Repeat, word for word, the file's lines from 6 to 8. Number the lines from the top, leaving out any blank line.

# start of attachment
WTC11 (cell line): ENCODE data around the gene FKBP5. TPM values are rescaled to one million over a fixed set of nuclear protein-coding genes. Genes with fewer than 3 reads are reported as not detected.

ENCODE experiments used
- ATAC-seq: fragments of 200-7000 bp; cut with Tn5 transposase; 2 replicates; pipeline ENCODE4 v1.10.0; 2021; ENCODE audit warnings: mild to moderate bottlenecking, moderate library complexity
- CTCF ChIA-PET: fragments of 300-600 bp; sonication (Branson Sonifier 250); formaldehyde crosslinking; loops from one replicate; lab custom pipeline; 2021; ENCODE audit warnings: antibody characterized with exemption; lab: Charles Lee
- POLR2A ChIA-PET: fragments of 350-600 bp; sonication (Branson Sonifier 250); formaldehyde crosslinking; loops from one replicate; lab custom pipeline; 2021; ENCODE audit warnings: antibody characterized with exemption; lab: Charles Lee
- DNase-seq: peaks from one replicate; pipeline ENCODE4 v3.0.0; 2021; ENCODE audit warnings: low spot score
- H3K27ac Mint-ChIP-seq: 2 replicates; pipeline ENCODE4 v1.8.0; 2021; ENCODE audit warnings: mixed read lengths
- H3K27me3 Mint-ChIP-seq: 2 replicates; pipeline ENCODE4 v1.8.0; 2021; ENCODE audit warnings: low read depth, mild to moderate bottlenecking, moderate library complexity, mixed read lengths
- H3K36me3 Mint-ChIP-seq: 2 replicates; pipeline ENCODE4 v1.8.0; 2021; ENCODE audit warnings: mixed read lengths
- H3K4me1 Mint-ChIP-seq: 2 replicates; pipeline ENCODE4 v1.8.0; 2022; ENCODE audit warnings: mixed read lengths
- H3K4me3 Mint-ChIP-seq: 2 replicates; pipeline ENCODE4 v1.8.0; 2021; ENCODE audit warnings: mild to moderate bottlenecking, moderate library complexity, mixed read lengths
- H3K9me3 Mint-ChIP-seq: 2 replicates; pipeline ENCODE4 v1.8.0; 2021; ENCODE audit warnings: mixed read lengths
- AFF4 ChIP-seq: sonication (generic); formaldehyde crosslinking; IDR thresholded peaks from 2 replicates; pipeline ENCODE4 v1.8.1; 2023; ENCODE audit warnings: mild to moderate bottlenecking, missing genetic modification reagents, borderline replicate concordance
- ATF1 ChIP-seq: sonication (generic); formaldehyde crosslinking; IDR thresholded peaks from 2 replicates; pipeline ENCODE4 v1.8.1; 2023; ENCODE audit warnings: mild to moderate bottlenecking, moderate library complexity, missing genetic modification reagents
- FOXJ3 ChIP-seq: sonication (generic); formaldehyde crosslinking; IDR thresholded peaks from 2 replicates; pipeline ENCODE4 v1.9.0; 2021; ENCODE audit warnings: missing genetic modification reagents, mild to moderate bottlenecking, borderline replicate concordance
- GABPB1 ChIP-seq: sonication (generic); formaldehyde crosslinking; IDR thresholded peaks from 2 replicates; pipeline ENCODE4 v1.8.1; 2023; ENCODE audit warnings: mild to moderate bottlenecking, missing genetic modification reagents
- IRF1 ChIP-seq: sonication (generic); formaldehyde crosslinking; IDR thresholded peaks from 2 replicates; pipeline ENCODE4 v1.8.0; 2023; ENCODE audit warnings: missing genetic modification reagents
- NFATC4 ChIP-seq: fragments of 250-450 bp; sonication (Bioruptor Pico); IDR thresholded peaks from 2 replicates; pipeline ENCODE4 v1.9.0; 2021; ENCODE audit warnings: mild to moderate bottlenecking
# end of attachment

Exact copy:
- DNase-seq: peaks from one replicate; pipeline ENCODE4 v3.0.0; 2021; ENCODE audit warnings: low spot score
- H3K27ac Mint-ChIP-seq: 2 replicates; pipeline ENCODE4 v1.8.0; 2021; ENCODE audit warnings: mixed read lengths
- H3K27me3 Mint-ChIP-seq: 2 replicates; pipeline ENCODE4 v1.8.0; 2021; ENCODE audit warnings: low read depth, mild to moderate bottlenecking, moderate library complexity, mixed read lengths